For major (‘endogenous’) depressive illness selective serotonin reuptake inhibitors are, it is generally agreed, probably less effective than TCAs like amitriptyline. It is my opinion that the SSRIs are of low effectiveness. The indications are that the more severe the illness the less effectively SSRIs, and many other newer drugs, work. Clinical experience supports that more strongly.

Sertraline is a logical first choice (see here), especially in less severe cases and where first line treatment with a tricyclic antidepressant is not appropriate. Most SSRIs have problematic cytochrome P450 interactions; these are fluoxetine (2D6 and 3A4), paroxetine (2D6) and fluvoxamine (1A2 and 2C9 /19). I consider it is very hard to justify their use as first line in primary care, or even in a specialist setting, especially since many specialists do not understand drug interactions.

If side effects have resulted in an inadequate therapeutic trial then a second serotonin reuptake inhibitor may be tried, citalopram (or if you must its isomer, more expensive, escitalopram*) is the logical next choice. There is no sense or logic in trying a second or third SSRI. Anyone who gives three or more SSRIs should be smacked around the ear. Likewise, the evidence strongly supports the notion that giving doses above the usual recommended dose is usually a waste of money and pointless. Better to try a different strategy, which, especially in primary care, may be non-drug intervention.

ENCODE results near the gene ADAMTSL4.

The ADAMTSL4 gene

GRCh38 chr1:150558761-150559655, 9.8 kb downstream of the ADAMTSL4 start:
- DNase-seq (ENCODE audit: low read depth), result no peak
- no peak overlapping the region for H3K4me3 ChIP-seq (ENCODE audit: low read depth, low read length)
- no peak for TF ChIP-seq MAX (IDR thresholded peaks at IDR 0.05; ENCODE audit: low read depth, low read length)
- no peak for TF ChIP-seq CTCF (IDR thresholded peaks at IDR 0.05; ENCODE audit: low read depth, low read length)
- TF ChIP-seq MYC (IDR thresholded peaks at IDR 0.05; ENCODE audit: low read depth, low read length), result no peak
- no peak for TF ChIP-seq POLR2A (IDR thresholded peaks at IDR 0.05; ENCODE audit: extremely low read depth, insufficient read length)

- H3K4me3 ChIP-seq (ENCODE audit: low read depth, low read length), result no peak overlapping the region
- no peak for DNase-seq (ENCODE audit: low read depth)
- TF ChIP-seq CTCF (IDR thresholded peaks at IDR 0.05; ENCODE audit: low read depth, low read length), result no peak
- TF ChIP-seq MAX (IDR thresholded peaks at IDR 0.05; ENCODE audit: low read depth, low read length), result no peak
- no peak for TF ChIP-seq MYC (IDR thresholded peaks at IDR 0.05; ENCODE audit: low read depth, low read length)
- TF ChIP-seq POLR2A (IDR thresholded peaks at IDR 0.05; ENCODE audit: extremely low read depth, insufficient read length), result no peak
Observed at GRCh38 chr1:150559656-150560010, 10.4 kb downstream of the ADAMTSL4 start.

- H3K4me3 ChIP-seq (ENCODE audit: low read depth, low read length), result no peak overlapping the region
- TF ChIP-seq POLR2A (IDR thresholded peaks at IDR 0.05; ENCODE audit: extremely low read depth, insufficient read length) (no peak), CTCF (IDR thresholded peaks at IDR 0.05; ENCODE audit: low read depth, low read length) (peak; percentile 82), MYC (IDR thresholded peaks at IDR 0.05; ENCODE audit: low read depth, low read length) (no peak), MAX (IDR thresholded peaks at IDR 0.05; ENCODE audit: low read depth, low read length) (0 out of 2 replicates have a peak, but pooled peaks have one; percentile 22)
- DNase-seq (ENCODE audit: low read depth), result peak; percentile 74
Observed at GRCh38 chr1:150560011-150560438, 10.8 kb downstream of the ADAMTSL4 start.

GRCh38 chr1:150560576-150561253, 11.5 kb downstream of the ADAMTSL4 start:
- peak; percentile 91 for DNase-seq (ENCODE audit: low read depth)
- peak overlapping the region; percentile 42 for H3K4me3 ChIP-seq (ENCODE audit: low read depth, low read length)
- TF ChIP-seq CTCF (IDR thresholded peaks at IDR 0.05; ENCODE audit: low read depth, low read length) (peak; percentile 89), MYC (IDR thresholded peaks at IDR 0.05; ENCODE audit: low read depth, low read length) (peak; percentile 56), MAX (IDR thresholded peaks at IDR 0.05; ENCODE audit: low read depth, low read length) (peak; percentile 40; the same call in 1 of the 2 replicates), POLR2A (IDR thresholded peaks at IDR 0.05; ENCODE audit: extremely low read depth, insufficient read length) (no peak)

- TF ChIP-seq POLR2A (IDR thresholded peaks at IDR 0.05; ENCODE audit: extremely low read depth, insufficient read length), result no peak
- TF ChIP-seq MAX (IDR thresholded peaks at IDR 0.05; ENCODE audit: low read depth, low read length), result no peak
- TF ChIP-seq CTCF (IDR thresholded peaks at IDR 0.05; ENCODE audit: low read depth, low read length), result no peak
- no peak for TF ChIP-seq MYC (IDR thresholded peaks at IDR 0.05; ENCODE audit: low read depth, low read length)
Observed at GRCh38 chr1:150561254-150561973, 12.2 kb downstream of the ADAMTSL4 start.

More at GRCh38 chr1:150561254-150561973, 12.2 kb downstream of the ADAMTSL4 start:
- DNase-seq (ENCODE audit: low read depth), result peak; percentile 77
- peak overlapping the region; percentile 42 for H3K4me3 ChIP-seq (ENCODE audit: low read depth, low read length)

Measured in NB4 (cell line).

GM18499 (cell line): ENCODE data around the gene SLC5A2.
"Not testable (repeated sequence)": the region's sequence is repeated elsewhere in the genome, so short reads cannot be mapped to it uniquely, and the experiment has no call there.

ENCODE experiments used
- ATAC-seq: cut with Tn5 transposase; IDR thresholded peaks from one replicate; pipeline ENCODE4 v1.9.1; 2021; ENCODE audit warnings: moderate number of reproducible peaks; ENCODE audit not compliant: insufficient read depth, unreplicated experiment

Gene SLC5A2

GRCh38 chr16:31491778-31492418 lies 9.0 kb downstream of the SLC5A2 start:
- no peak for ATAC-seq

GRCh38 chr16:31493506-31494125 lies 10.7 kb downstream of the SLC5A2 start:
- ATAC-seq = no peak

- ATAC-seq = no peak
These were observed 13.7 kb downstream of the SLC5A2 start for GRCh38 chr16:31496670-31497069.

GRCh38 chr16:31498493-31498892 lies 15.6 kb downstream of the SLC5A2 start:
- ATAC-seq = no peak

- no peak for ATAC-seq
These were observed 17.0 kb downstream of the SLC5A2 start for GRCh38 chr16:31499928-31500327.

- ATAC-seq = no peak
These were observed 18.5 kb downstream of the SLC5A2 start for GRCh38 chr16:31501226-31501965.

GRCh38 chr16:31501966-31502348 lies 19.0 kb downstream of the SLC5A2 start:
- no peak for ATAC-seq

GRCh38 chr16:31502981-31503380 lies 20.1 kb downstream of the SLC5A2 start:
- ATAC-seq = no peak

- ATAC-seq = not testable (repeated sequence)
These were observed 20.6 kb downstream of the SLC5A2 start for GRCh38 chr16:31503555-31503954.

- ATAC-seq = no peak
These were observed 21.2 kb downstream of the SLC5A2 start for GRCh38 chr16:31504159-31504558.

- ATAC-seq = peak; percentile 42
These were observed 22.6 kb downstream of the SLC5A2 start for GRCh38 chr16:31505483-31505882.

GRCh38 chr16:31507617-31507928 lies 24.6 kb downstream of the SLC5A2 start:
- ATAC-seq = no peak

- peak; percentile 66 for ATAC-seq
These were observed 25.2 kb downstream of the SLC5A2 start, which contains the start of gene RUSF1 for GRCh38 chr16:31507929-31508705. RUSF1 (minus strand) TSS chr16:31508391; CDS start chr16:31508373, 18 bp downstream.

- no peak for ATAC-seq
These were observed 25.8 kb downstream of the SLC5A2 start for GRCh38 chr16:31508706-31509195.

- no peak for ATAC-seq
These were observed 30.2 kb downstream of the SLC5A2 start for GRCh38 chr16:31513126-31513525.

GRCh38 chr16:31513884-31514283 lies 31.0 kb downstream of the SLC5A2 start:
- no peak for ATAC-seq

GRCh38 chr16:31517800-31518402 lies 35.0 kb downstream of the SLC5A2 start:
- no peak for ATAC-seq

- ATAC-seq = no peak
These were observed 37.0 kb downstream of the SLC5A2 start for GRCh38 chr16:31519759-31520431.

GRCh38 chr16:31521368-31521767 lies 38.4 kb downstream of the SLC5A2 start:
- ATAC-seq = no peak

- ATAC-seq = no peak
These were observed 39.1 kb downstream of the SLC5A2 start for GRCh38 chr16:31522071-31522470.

*As of mid 2016 I think this is no longer true as escitalopram is almost the same price: however it does not alter the fact that a misplaced perception of the difference from citalopram has cost healthcare budgets a great deal (6).

Nortriptyline (one of the ‘old’ TCAs) is the best ‘non-SSRI’ choice: it has good evidence of efficacy. It is a ‘pharmacologists’ drug because it possesses most of the attributes that pharmacologists like, e.g. a good side effect profile, near-linear pharmacokinetics, fairly selective NRI (see (7)), low toxicity etc. (also blood levels are easily done).

Since interactions between sertraline or citalopram and nortriptyline are minimal and straightforward to allow for and manage I always used to overlap them and start the nortriptyline before attempting to cease the sertraline. This ‘SNRI’ strategy often produces such a good result that many patients do not wish to cease either drug, because, as they tried to reduce either one, they felt worse. Hence continuation of this SNRI or dual action approach was the rule for me.

More effective 1st line antidepressant drugs; various lines of evidence suggest that amitriptyline, clomipramine and sertraline are more effective than the ‘average’, and one can add NTP & IMI.

Less effective and minimally effective drugs include; moclobemide, selegiline, trimipramine, doxepin, dothiepin, trazodone, nefazodone and mianserin, mirtazapine, paroxetine, fluvoxamine.


After cogitating on what to say about these drugs for a while I shall use the phrase that kept echoing in my mind — ‘like tits on a bull’.